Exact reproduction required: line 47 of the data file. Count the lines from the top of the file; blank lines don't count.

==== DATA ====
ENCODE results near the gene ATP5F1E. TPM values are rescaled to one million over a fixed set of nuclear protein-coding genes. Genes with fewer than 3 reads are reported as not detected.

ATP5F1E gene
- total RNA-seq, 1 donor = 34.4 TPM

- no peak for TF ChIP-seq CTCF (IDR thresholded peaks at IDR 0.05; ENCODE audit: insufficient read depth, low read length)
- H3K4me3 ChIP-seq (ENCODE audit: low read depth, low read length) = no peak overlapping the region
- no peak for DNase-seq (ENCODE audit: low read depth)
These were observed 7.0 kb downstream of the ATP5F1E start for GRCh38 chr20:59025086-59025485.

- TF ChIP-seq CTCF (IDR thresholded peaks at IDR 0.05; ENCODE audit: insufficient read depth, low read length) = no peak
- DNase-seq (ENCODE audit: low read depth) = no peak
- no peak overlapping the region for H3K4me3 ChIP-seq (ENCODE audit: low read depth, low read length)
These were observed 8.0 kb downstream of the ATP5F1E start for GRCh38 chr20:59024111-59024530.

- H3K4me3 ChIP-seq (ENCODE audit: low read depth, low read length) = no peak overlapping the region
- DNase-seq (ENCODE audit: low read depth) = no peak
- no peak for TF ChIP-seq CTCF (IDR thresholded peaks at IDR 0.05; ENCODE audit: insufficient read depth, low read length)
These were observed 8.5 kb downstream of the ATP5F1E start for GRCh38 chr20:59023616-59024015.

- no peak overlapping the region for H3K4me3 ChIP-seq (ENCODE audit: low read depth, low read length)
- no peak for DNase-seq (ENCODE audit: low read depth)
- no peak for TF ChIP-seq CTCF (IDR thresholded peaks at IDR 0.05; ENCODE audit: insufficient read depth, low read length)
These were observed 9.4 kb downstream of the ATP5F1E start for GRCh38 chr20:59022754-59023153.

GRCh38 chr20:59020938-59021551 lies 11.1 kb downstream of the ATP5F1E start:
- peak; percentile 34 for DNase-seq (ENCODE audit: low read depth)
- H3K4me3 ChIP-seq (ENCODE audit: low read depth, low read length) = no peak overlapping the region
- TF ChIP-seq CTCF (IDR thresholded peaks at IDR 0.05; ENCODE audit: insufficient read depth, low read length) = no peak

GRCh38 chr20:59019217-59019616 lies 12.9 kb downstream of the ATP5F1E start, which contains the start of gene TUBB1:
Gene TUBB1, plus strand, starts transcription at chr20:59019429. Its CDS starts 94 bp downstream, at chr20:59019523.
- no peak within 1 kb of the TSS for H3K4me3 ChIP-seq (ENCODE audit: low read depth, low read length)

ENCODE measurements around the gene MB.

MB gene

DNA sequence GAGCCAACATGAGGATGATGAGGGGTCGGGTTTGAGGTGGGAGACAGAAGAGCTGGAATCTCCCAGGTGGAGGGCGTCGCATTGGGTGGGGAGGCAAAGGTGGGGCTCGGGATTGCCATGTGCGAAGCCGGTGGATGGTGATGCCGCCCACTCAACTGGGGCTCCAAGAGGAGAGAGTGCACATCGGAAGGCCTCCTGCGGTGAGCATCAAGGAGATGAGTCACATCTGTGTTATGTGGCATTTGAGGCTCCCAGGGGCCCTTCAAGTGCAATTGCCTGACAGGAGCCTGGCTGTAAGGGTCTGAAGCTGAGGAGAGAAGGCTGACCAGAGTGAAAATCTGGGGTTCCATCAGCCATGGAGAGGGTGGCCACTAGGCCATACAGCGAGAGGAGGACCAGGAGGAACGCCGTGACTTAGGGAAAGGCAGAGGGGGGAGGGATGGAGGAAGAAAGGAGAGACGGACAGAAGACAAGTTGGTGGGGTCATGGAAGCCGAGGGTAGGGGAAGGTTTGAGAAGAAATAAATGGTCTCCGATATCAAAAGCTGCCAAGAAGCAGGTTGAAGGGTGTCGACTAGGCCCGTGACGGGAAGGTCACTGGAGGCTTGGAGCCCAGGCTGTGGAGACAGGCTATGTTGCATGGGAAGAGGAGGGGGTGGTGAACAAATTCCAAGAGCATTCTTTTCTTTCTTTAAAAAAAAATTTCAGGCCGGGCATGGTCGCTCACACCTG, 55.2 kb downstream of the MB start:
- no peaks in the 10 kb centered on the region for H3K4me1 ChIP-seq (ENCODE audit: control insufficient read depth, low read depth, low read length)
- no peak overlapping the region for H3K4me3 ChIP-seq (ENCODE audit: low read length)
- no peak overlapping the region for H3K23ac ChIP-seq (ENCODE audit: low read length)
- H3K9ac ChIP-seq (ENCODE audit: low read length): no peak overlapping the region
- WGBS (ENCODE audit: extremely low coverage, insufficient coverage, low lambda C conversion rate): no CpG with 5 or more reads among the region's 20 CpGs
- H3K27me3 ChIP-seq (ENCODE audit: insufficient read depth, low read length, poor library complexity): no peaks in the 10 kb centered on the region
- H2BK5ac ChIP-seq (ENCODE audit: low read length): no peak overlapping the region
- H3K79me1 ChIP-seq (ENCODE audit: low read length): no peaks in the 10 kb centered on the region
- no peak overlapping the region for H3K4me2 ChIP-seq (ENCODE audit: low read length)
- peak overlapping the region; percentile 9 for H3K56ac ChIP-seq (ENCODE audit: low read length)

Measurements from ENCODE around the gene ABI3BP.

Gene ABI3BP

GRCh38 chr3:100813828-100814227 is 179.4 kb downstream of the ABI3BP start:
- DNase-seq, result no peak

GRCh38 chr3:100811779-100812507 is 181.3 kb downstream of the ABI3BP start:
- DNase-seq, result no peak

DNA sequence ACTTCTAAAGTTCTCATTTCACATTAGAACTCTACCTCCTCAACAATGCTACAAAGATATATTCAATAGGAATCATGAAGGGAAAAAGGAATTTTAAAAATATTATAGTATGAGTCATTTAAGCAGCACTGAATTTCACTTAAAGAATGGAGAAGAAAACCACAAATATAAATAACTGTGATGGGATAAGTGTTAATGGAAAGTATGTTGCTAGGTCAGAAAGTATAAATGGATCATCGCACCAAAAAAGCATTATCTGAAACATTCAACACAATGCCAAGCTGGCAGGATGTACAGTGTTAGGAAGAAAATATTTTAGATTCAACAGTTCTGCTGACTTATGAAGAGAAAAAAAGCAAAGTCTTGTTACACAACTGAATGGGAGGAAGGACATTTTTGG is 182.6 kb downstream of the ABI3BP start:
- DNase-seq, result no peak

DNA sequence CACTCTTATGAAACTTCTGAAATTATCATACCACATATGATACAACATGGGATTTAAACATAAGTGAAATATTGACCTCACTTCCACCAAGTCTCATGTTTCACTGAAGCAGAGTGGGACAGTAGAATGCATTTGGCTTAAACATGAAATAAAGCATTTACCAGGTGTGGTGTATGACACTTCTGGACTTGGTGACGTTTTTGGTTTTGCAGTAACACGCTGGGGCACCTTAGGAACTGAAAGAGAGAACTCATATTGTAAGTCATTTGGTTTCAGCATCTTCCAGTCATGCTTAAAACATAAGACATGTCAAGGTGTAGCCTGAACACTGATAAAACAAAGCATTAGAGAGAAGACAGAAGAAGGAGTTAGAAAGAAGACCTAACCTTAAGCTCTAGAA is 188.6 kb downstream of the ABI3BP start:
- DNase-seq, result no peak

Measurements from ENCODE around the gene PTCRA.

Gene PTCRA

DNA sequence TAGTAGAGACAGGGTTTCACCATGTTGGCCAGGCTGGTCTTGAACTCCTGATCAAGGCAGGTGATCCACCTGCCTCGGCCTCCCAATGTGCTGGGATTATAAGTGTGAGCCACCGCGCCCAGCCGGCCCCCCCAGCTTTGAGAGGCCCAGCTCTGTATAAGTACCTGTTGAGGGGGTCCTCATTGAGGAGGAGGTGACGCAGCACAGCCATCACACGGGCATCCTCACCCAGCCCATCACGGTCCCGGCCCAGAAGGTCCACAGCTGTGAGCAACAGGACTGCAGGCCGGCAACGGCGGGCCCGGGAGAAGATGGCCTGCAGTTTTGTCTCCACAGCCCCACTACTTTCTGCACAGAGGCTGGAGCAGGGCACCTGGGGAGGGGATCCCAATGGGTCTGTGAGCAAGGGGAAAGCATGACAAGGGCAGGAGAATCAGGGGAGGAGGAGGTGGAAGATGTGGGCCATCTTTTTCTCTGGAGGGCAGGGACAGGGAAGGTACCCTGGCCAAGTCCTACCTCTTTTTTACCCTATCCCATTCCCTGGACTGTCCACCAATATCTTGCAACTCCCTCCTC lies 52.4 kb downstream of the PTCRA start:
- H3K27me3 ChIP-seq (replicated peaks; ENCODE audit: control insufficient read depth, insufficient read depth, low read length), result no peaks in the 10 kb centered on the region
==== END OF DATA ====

- DNase-seq, result no peak